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Chicago Shimpo
Elite Athletes Stories in the Chicago Marathon

Three elite athletes and seven wheelchair elite athletes from Japan participated in the 40th Bank of America Chicago Marathon on October 8. The 10 Japanese elites were among 44,000 participants from 140 countries.

The wheelchair athletes started at 7:20 a.m., then marathon elites started at 7:30 a.m. A little after all runners started, wheelchair athletes began to cross the finish line.
The top athlete in the wheelchair race was Hug Marcel of Switzerland with the time of 1:29:23. Japanese elite athlete Sho Watanabe came into the finish line as the fourth with the time of 1:30:26. Japanese record holder Kota Hokinoue finished in the 16th place this year.

About 50 minutes after most wheelchair athletes finished the race, American marathon runner Galen Rupp first crossed the finish line with the time of 2:09:20. An American runner won the race for the first time in 15 years.
Japanese elite runner Kohei Matsumura crossed the line as 6th place with the time of 2:11:46. Chihiro Miyawaki finished in the 11th place with the time of 2:13:23. Ryoichi Matsuo came into the finish line as the 18th place with the time of 2:15:50.
Japanese regular participant Yosuke Maeda finished in 77th place with the time of 2:31:50. Akira Nishimura was 195th place with the time of 2:42:41.

Athlete Interviews

Kohei Matsumura

Kohei Matsumura (30) finished in eighth place in 2014 Tokyo marathon with the time of 2:08:09. He was expected to have the potential to compete with the best athletes in Chicago. “I was in the lead group, and the race pace was slow at first, so I was ready to speed up,” he said.
When the group came near the 20-kilometer point, an unfortunate incident happened to him. When he came to a turn, his foot was caught by the bottom of a fence, which was lifted from the ground. He tripped over it and got severe bruises. He regained his feet quickly, but lagged behind the lead group. He had to use extra energy to catch up with it.

When Matsumura came near the 30-kilometer point, Miyawaki came up behind him, so the two could run together for a while. “The lead group didn’t increase speed, so I ran with Miyawaki. It was a good relief for me,” he said.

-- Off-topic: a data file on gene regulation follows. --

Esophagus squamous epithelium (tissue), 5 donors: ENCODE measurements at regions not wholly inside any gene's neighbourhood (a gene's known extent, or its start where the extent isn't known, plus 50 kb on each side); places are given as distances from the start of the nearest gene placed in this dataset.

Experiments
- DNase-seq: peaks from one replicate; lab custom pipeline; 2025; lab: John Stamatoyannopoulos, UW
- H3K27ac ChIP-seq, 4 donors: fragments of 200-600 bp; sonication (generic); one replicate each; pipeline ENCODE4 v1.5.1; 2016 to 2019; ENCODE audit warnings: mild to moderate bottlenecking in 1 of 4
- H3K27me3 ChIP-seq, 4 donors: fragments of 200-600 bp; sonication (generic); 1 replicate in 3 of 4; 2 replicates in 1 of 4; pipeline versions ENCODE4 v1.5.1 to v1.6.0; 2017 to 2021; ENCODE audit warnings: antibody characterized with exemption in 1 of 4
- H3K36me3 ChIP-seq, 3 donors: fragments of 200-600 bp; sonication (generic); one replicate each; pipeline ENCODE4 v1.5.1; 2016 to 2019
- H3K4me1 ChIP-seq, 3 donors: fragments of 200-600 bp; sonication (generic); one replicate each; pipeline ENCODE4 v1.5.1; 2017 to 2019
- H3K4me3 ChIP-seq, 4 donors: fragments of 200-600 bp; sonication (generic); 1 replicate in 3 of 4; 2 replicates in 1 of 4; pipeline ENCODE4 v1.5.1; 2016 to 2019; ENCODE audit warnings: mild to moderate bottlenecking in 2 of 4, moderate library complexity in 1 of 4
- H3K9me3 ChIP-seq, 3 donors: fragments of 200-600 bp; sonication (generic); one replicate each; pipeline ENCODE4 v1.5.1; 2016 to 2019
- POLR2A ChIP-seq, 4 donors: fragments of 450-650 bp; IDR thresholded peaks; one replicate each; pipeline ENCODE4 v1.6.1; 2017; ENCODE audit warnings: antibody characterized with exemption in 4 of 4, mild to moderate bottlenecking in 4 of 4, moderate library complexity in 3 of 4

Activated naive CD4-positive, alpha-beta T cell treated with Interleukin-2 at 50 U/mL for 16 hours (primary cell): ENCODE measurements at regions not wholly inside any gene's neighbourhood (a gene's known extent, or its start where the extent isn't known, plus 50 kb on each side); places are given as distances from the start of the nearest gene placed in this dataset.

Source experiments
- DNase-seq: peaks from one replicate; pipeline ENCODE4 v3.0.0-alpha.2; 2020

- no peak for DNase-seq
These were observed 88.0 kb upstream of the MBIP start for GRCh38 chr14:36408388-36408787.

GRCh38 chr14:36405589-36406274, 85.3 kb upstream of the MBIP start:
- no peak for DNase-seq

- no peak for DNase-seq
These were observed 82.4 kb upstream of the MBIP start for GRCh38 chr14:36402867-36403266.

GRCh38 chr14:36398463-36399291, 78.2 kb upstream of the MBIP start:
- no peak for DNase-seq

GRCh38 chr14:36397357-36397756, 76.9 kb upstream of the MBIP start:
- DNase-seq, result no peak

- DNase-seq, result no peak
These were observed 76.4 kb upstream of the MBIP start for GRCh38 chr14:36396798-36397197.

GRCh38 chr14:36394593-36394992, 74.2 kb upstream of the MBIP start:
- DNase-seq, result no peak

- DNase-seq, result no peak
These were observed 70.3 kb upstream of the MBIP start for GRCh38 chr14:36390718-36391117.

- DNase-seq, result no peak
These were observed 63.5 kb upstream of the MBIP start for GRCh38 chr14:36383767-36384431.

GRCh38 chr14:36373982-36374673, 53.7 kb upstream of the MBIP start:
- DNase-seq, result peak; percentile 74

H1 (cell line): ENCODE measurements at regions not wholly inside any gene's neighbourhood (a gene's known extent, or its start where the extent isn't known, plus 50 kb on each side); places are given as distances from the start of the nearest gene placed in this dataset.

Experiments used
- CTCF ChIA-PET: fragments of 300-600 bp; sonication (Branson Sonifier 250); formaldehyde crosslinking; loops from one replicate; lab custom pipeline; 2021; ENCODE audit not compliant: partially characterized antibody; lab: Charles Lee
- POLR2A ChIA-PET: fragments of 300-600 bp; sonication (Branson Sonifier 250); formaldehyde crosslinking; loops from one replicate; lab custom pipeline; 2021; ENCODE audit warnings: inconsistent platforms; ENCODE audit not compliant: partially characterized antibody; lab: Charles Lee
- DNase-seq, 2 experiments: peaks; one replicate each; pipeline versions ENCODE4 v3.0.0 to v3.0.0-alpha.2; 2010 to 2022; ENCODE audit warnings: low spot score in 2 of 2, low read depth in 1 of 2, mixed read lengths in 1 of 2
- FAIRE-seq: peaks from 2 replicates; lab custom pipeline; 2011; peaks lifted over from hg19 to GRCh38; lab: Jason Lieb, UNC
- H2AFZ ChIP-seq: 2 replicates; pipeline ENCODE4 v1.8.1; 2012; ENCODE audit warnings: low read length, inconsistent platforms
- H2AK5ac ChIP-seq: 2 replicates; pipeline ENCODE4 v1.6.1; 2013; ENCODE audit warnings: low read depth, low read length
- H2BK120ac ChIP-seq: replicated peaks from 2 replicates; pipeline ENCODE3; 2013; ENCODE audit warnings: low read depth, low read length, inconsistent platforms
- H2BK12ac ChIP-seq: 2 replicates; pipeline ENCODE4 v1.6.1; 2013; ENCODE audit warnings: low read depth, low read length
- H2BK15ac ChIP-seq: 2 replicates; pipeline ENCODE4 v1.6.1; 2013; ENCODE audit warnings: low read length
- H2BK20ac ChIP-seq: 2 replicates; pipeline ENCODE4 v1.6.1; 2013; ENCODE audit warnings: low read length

Matsumura expected to finish the race around 2 hours and 10-something minutes. If he didn’t trip over, he might have been able to clear his goal. He said, “Although Chicago’s course had many turns and rough surface, I have to have more room to breathe. Chicago’s experience will help me at the next race.”

Chihiro Miyawaki

Chihiro Miyawaki (26) had his best record of 2:11:50 at 2014 Tokyo marathon. Chicago was his third challenge to participate in full marathon. “At first, the race speed was slow, so my body got accustomed to the slow pace. When the lead group increased its speed later, I couldn’t follow them. I wish the race speed could be faster from the beginning,” he said. “If I make a race pace, I need a regular record of 2 hours and seven or eight minutes; otherwise, it is impossible to do that,” he added.

Ryoichi Matsuo

Participating in Chicago Marathon for the second time is Ryoichi Matsu (26). Although he was 18th place, which was four points behind last year’s, he ran 3 minutes faster than a year ago.
Last June, he had shin splints in his left leg and couldn’t run for one and a half months at all. He returned to his normal training in September, but he wondered if he could make Chicago Marathon. “I really wanted to come back to Chicago and worked very hard. I set my goal as 2 hours and 15 something minutes, so I think that I cleared it,” he said.